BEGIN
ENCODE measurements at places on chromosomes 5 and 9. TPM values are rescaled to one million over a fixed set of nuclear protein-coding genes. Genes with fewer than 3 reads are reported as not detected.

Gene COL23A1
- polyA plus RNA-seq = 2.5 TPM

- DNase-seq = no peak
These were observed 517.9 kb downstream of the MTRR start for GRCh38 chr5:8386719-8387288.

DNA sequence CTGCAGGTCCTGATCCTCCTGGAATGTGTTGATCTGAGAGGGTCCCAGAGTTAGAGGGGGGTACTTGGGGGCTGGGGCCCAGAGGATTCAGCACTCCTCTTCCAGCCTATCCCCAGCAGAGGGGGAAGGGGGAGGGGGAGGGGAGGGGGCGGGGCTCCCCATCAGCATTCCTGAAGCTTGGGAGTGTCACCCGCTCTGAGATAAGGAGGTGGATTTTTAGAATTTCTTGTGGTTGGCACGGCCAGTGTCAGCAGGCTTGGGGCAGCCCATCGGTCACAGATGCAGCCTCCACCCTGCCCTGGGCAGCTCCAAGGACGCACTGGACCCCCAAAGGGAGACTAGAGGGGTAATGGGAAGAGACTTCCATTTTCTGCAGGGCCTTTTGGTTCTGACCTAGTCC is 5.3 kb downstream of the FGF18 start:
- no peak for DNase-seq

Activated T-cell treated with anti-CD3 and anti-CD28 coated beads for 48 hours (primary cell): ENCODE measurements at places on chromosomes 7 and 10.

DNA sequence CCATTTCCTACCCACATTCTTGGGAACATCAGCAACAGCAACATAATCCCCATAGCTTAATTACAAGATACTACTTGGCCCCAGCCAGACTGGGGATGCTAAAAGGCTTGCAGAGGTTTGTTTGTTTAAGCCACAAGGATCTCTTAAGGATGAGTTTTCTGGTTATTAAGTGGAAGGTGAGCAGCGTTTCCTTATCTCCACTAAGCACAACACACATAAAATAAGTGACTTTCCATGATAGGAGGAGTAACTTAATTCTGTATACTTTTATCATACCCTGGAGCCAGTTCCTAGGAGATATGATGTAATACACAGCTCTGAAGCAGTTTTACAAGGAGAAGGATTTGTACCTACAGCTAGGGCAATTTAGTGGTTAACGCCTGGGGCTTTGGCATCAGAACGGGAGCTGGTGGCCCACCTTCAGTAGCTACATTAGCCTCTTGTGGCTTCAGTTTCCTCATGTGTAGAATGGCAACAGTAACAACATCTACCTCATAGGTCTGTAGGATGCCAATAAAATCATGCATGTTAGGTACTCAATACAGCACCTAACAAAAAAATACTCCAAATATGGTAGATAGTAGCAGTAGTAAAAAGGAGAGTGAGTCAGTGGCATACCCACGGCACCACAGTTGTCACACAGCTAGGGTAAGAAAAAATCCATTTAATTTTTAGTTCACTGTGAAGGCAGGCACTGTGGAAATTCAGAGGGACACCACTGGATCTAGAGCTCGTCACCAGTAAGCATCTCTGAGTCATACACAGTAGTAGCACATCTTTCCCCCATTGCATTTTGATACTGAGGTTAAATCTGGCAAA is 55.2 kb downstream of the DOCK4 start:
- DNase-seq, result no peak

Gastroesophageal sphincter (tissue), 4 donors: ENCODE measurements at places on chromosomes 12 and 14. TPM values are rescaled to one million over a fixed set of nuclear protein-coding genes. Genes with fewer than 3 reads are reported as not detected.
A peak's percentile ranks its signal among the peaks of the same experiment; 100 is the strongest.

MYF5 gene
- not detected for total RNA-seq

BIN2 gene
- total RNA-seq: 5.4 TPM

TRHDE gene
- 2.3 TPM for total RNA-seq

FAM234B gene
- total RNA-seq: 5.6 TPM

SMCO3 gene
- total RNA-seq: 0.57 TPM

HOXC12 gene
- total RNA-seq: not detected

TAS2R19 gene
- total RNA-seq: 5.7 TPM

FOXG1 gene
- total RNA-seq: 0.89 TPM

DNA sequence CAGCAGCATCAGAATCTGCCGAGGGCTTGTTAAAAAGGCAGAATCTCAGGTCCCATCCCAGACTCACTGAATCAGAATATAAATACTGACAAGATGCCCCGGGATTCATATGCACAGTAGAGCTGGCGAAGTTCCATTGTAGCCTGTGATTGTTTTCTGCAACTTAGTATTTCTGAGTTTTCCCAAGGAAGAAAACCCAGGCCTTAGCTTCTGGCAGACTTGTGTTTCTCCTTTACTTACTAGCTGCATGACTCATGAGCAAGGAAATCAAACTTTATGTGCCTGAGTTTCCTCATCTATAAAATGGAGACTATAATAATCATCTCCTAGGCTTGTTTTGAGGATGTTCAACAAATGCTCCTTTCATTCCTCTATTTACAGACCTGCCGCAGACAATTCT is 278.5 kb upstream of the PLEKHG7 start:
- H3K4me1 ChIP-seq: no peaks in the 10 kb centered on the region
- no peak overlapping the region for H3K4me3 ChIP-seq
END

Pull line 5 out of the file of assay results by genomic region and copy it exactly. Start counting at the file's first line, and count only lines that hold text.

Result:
These were observed 517.9 kb downstream of the MTRR start for GRCh38 chr5:8386719-8387288.